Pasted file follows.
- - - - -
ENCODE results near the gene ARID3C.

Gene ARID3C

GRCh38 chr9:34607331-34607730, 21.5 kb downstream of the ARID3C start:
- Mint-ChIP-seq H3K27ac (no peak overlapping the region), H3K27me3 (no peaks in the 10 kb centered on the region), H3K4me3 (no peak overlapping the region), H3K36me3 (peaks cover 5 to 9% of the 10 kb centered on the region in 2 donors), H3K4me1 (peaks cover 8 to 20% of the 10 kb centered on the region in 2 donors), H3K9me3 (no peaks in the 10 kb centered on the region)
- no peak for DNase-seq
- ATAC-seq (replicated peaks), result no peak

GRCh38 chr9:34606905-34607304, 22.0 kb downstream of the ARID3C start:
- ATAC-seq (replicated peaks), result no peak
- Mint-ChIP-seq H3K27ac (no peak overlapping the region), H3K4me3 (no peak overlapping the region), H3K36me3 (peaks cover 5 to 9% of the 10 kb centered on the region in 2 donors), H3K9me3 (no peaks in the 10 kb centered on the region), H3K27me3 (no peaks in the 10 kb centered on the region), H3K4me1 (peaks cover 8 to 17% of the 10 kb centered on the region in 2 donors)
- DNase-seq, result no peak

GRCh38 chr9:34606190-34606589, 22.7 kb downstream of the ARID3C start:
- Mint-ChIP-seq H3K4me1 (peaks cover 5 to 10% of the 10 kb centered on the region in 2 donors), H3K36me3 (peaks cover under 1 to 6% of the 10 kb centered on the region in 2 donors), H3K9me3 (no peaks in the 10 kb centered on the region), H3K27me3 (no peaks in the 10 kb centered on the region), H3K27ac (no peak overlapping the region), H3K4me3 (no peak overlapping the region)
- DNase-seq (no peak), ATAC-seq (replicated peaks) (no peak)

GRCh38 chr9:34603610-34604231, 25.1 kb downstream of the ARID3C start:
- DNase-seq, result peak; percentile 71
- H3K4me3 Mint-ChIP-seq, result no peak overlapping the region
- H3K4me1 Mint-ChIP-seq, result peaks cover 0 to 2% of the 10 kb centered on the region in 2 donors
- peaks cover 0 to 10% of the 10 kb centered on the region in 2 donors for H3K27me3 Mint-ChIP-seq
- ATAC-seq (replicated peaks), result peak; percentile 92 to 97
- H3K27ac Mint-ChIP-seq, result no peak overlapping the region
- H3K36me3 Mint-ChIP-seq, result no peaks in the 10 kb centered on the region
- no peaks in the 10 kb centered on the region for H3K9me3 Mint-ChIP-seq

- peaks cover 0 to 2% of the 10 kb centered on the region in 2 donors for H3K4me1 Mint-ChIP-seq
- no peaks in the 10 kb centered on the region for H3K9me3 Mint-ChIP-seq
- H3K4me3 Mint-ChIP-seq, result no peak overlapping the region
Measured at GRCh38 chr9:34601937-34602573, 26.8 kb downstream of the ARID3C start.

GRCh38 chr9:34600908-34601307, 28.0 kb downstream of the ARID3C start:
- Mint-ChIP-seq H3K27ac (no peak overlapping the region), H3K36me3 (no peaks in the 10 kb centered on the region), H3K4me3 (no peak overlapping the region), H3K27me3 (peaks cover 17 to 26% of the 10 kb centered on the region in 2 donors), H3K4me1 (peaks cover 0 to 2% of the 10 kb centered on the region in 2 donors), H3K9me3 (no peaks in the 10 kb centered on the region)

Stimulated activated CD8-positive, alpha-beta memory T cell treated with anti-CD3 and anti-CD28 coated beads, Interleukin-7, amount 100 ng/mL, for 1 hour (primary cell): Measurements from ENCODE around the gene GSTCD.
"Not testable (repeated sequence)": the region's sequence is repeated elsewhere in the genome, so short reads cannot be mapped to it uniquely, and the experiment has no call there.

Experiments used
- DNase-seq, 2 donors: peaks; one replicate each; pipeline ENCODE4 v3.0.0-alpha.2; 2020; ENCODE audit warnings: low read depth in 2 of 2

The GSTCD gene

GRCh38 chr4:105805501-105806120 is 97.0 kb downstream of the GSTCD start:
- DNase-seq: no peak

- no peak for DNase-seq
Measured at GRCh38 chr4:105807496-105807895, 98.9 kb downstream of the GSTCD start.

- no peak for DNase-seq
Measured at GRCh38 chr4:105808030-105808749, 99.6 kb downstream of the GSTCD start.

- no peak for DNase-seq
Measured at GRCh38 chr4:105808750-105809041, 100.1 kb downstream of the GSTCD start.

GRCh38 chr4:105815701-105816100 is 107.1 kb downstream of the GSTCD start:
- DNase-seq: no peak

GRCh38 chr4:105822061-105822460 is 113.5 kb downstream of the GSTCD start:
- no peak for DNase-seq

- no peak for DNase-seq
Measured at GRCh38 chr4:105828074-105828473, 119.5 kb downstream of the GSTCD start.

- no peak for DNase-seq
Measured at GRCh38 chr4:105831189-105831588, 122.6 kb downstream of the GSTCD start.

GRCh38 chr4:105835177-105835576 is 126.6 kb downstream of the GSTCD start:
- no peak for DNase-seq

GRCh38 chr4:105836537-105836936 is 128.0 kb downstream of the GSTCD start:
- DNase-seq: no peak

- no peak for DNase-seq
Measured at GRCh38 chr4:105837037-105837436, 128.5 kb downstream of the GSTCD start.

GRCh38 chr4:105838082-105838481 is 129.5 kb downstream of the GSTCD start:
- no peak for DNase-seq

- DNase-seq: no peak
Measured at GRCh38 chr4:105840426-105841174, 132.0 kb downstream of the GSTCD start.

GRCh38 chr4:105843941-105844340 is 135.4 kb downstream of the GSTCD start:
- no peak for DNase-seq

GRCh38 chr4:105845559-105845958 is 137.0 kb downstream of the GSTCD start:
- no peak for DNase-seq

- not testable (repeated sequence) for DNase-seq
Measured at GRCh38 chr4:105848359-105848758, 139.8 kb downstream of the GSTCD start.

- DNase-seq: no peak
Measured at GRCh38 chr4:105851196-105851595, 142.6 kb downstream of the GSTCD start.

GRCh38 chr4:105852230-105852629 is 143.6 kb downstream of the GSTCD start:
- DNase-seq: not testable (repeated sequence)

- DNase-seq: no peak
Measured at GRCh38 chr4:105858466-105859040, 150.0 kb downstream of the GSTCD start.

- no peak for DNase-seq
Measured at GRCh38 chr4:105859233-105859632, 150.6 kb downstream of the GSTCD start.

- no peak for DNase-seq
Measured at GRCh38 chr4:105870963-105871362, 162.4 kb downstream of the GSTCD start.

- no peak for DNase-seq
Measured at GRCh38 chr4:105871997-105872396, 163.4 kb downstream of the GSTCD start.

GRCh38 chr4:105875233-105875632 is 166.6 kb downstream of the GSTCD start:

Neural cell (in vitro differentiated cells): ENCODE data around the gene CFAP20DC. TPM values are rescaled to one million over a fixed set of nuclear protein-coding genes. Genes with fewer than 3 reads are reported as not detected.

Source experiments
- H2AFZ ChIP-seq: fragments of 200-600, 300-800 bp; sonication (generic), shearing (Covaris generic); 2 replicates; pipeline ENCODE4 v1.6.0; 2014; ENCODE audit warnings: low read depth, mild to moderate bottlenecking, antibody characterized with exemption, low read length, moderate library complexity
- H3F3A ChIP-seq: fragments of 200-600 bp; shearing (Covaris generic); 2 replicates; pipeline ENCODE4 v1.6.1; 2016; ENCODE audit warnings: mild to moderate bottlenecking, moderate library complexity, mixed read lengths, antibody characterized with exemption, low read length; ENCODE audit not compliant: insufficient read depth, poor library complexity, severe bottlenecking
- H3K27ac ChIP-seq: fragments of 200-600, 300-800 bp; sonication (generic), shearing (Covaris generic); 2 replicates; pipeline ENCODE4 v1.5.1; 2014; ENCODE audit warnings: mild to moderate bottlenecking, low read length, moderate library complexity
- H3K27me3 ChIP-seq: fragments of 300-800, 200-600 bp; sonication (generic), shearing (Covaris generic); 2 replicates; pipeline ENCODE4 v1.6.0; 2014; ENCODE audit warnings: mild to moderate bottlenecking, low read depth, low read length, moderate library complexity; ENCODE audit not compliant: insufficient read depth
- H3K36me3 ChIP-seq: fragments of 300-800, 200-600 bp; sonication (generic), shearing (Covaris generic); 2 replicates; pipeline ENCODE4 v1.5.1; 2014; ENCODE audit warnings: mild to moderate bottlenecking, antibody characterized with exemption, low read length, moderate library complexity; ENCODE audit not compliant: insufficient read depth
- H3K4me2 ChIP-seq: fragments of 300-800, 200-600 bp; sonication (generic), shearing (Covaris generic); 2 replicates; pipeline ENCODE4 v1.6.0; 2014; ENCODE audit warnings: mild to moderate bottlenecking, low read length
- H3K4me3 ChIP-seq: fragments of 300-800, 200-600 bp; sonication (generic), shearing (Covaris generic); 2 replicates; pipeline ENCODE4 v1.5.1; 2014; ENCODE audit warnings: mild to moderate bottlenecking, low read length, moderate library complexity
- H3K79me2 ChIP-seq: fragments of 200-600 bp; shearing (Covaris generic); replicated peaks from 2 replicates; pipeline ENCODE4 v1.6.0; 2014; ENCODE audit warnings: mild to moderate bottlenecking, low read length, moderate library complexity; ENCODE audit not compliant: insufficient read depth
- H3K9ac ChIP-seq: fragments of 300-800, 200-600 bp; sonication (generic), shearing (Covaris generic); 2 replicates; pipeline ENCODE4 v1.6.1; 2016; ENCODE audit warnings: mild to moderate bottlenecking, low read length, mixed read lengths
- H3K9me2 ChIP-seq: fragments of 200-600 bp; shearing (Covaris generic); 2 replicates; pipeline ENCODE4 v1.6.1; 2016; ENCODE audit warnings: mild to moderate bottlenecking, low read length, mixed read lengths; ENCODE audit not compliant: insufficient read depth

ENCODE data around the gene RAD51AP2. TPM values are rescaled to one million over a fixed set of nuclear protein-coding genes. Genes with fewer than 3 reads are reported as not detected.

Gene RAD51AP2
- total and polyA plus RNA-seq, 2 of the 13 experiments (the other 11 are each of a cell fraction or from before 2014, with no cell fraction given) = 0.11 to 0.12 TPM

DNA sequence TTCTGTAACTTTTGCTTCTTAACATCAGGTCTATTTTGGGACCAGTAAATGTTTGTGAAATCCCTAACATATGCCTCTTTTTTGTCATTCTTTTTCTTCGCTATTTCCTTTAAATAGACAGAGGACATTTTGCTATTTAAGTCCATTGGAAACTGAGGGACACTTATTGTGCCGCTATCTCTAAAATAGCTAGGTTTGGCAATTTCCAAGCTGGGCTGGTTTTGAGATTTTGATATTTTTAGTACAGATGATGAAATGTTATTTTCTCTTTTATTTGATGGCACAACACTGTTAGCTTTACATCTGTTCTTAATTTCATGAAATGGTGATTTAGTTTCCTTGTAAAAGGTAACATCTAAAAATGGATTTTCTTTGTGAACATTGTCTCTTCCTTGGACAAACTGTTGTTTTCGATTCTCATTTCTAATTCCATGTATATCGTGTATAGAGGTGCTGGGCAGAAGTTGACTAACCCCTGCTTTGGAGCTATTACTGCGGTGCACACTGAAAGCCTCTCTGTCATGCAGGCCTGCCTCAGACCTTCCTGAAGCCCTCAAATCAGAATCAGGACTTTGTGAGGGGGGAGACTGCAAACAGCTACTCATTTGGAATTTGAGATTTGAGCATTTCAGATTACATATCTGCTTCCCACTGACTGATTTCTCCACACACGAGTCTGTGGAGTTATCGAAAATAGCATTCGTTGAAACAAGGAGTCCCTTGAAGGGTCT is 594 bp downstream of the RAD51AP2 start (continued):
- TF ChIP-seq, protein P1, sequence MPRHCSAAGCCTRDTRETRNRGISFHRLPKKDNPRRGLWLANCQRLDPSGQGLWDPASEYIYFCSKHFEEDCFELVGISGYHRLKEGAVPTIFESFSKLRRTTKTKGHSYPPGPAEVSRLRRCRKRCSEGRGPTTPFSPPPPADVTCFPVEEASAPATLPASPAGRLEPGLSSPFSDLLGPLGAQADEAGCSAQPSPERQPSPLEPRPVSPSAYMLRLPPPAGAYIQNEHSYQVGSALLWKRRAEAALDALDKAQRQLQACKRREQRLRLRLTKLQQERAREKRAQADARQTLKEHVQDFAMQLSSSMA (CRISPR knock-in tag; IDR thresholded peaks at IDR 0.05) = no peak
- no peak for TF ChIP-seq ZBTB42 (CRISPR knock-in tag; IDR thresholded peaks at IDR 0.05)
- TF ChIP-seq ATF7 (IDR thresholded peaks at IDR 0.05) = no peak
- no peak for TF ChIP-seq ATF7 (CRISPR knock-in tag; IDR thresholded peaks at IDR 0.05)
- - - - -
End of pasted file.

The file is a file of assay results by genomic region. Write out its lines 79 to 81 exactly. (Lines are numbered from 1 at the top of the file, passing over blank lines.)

Neural cell (in vitro differentiated cells): ENCODE data around the gene CFAP20DC. TPM values are rescaled to one million over a fixed set of nuclear protein-coding genes. Genes with fewer than 3 reads are reported as not detected.

Source experiments
- H2AFZ ChIP-seq: fragments of 200-600, 300-800 bp; sonication (generic), shearing (Covaris generic); 2 replicates; pipeline ENCODE4 v1.6.0; 2014; ENCODE audit warnings: low read depth, mild to moderate bottlenecking, antibody characterized with exemption, low read length, moderate library complexity